How to exercise safely as an asthma sufferer

If you’ve got asthma, then exercise isn’t completely out of the question. That said, you do need to do so carefully and steadily, and consider the potential risks — especially if you’re new to exercise or not used to physical exertion. 

Here are 4 ways of exercising safely as an asthma sufferer: 

Use your preventer inhaler before you exercise

If your asthma is triggered by exercise, it’s a good idea to use your preventer inhaler 10-15 minutes before you work out. Doing this can reduce the inflammation and sensitivity of your airways, which prevents your symptoms from occurring.

However, you should ensure you take your preventer inhaler with you every day anyway if it’s part of your asthma management routine.

Bring your reliever inhaler with you

You never know when an asthma attack might occur, and it’s far better to be safe than sorry. Always keep your reliever inhaler in your gym bag or at least somewhere you can access it quickly if you need to. 

If you’re out for a run it may be a little inconvenient to hold your inhaler in your hand, but you can keep it in a lightweight running rucksack, along with a water bottle and any other essentials you may need. If you feel like your chest is becoming too tight, stop, sit down, and take some time to recover.

Always warm up and cool down before working out

This piece of advice applies to anyone working out — whether you’re going for a light job or doing some intense weight training at the gym — but it’s especially vital for asthma sufferers.

Before exercising, prepare your body by warming up with some light cardio and stretches. Afterwards, slowly reduce the intensity of the activity to get your breathing back to a normal level. This will help prevent injury and enable you to manage your breathing effectively. 

Limit exercise when you’re feeling unwell

A chesty cough, cold, or flu can aggravate asthma symptoms by making your chest feel tight. It’s best to allow yourself to fully recover before exercising.

Not only will this lower your risk of an asthma attack, but you’ll have a much better workout when you’re feeling better. If you’re feeling under the weather, avoid any strenuous exercise such as running, cycling or weight training and focus on getting lots of rest. If you want to get active, go for a brisk(ish) walk, but be careful not to overdo it.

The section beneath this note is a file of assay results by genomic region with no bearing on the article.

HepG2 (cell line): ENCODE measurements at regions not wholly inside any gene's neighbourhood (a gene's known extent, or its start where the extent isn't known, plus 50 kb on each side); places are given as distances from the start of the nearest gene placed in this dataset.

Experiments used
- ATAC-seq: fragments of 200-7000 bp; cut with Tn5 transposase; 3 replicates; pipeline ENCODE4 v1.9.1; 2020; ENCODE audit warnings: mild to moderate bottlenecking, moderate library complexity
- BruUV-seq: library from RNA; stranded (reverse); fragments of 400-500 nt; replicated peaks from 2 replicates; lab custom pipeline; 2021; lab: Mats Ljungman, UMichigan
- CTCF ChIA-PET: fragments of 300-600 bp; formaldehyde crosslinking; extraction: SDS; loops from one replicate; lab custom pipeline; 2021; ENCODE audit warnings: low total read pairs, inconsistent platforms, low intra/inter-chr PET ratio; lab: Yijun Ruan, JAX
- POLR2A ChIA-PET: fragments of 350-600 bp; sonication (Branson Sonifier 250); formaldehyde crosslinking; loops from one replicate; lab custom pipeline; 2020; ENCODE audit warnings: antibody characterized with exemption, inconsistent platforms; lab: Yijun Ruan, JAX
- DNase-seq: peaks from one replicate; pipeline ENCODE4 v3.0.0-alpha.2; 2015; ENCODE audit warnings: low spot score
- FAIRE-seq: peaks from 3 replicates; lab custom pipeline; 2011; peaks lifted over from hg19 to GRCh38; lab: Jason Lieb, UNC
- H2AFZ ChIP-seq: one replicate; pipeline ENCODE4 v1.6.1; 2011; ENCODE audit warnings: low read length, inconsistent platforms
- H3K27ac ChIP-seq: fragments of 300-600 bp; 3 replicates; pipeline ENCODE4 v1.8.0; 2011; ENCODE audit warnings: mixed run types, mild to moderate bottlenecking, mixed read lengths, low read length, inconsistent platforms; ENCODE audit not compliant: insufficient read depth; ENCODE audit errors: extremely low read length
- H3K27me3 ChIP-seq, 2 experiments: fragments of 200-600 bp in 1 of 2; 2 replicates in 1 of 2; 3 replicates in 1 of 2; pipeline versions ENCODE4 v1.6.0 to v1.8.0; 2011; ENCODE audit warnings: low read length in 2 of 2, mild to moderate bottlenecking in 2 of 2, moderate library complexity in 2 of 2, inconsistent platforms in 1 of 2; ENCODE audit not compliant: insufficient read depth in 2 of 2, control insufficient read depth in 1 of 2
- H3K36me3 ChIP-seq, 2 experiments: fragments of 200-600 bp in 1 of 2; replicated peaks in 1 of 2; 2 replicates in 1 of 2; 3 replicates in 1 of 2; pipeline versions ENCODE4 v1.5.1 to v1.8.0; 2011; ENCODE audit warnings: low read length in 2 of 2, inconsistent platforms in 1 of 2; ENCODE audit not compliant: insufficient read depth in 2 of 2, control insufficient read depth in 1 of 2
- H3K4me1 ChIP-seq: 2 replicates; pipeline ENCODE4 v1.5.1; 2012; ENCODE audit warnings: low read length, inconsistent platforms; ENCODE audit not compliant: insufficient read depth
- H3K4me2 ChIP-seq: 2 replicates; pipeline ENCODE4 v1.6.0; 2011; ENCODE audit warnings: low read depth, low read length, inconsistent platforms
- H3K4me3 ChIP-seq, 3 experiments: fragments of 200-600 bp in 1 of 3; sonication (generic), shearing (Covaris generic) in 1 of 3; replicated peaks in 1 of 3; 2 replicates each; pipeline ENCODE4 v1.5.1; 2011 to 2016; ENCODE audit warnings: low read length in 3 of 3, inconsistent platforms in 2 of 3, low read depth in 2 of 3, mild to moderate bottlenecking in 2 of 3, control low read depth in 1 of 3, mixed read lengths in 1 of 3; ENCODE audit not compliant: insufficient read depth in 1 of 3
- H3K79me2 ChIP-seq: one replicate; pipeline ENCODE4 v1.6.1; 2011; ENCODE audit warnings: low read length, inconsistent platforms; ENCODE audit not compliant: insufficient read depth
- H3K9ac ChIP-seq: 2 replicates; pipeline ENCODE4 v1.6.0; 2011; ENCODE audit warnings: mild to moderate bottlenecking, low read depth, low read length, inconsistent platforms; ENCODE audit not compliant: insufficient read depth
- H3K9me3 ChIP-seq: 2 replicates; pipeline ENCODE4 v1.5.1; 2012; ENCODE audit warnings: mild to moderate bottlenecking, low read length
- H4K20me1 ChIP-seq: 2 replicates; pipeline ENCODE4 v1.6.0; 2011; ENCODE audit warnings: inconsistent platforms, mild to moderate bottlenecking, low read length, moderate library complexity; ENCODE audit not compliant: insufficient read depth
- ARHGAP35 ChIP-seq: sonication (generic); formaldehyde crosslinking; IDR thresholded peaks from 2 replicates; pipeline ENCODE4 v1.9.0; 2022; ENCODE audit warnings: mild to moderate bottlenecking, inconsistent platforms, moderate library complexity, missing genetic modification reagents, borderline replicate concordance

What exercises are best for people with asthma?

Exercising with asthma shouldn’t be limiting and by paying close attention to your body, you can enjoy most sports and reduce any symptoms that you may experience while exercising. Having said that, if you want to specifically improve your condition there are a few exercises that can help, such as:

  • Swimming: Swimming is a great exercise for improving your breathing. Being in a warm, moist environment rather than breathing in dry air (like a gym with air conditioning) can be much better for your lungs.
  • Walking: If you’re new to exercise but want to get moving, walking is a low-intensity activity that’s gentle on the body, which makes it easier to control breathing. Be mindful when walking outside in cold weather though, as a drop in temperature can trigger asthma symptoms.
  • Sports with short bursts of activity: High-intensity interval training (HIIT), football (soccer), and basketball are all activities that involve intermittent breaks, which are gentler on the lungs and give you a chance to recover between bursts of activity. 

Exercising with asthma may seem challenging, but it’s certainly possible with the right precautions and techniques. By working closely with your doctor and taking the necessary steps to manage your asthma, you can train safely and reap the many benefits that exercise has to offer.